An Examination of the Health Risks of Genetically Modified Organisms (GMOs)

Genetically modified organisms (GMO’s), are ‘organisms whose genetic structure has been altered by incorporating a gene that will express a desirable trait, often termed gene splicing. Most often, the transferred gene allows the organism to express a trait that would add to its desirability to both producers and consumers of the end product’.

The genetic engineering of foods, which is ‘the science that involves the deliberate modification of the genetic material of plants and animals’ (Uzogara, 2000), has adverse on human health as a result of their consumption.

Animal toxicity studies with certain GM foods have shown that they may toxically affect several organs and systems (Artemis and Ioannis, 2009). The types of potential hazards posed by this genetic modification vary depending on the type of organism being modified and the purpose it’s intended for. Health effects of primary concern to health assessors involve the production of new allergens, increased toxicity levels, and decreased nutritional, and antibiotic resistance.

Food allergy affects 5% of children and 2% of adults in the US alone, and is therefore, a significant public health threat (Bakshi, 2003).

Allergic reactions normally occur in the human body, when a protein enters the human body simulating a response from the immune system (Bernstein, 2003). In cases where that novel protein is from a source known to cause human allergies, the protein may elicit an immune response as the immune system might consider it foreign resulting to allergic reactions. Vitro evidence suggesting the probability of GMO causing allergic reactions in humans have resulted to companies discontinuing their development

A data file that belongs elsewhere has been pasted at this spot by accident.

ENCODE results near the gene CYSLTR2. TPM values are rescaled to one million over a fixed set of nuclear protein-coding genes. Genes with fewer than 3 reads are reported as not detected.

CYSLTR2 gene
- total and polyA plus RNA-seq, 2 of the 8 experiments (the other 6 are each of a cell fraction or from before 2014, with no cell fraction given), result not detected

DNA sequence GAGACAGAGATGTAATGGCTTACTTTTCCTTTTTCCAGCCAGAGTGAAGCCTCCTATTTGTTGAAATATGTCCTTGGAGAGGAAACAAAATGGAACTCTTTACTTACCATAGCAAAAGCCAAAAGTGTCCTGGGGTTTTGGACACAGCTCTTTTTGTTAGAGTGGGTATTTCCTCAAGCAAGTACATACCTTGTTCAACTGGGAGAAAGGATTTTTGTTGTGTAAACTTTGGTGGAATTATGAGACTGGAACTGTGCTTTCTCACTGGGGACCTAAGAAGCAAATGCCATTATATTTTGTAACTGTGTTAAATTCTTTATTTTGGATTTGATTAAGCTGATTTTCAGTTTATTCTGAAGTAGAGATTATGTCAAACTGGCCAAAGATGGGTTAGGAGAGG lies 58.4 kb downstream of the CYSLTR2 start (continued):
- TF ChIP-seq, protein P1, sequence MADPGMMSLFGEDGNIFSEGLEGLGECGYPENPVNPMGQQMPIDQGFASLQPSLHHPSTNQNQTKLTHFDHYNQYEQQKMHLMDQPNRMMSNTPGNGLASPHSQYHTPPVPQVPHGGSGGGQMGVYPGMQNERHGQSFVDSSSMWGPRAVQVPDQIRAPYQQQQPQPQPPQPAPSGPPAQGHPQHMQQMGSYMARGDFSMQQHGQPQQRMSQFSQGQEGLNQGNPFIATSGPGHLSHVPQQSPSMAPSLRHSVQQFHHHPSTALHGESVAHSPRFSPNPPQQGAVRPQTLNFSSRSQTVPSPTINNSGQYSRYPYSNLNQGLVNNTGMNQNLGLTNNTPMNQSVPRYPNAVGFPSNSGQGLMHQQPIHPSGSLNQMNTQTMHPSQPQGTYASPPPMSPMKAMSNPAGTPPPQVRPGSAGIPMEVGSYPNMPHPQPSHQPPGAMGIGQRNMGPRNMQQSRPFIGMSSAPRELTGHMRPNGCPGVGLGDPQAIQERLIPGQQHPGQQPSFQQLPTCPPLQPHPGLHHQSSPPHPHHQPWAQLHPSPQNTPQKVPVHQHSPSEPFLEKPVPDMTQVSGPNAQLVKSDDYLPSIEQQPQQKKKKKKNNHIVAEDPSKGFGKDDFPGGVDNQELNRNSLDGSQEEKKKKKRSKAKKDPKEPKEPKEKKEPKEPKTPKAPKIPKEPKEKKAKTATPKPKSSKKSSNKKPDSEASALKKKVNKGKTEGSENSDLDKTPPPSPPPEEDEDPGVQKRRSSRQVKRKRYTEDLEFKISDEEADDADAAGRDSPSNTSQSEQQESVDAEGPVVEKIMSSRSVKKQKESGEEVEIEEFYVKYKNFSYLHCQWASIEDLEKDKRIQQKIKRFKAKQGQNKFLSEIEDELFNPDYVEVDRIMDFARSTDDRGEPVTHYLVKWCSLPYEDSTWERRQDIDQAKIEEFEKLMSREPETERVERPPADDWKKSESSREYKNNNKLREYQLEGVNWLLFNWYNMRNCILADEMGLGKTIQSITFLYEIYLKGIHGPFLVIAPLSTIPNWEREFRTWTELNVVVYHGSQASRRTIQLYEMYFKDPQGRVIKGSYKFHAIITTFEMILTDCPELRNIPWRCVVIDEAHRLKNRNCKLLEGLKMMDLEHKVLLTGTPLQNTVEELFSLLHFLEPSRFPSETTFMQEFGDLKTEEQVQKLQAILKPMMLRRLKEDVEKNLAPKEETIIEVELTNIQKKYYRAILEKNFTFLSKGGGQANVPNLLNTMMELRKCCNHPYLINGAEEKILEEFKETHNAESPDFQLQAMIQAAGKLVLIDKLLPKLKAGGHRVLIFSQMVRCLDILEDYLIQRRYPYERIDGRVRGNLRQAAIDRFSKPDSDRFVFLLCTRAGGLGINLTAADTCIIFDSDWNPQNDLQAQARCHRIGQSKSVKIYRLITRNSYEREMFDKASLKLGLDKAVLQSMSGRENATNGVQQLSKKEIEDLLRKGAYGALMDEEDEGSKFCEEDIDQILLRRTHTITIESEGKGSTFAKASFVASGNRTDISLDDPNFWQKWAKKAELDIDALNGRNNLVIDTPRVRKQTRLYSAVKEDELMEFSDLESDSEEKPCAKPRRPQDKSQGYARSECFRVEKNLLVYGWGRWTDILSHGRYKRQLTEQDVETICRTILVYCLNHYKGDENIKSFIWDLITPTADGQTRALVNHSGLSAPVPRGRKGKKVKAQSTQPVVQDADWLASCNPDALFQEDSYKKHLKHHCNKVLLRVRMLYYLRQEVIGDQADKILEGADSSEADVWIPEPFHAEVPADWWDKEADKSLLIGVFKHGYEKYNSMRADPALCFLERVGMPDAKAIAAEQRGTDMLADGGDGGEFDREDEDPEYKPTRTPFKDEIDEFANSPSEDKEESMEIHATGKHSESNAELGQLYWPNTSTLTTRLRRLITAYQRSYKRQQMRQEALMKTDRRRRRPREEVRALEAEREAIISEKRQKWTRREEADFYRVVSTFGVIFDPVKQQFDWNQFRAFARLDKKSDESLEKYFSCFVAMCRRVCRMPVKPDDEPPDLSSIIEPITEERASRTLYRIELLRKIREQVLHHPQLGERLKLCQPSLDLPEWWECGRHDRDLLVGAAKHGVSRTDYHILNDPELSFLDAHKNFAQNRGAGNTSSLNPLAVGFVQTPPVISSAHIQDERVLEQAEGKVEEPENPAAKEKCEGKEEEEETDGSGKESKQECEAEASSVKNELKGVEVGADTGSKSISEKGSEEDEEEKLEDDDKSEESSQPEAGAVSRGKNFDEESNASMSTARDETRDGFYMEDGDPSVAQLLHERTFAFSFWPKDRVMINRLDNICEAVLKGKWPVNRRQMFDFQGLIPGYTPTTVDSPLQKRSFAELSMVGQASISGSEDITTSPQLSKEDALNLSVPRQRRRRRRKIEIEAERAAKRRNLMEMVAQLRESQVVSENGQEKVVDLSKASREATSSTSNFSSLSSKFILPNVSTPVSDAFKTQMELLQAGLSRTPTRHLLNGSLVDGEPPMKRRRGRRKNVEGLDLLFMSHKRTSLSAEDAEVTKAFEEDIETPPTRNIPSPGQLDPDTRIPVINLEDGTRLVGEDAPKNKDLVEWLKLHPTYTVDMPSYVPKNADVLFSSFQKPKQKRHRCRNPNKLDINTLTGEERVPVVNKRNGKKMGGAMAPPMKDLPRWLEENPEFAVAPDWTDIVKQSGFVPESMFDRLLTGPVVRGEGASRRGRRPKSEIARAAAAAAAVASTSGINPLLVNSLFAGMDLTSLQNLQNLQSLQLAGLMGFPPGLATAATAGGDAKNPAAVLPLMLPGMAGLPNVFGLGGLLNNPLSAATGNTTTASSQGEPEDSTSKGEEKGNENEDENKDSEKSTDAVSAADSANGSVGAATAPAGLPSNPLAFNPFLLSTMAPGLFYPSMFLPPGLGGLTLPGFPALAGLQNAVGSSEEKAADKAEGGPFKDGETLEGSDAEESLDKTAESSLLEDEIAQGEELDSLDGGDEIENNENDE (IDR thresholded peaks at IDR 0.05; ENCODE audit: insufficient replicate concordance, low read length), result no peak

Antibiotics are ‘chemical substances produced by various species of micro-organisms that suppress the growth of other microorganisms and may eventually destroy them’.

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(Sande et al., 1990). Biotechnologists use antibiotic resistance genes as selectable markers, when inserting new genes into plants. In case the plant does not incorporate the gene into its genome, bacteria in the human gut can pick up the antibiotic resistance gene from consuming the GM plants products before the DNA becomes completely incorporated (Goldstein et al., 2005).

Most of the plants consumed by humans produce toxins at levels low enough not to cause adverse effects on their health. Inserting alien genes into a plant system, could cause the plant to produce higher levels of toxins that could negatively impact on human health if products from such plants are consumed by humans. In addition food contagion with aflatoxins, (Abrar et al., 2013) could also result to high levels of toxicity incase such foods are consumed.

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An Examination of the Health Risks of Genetically Modified Organisms (GMOs). (2023, Feb 18). Retrieved from

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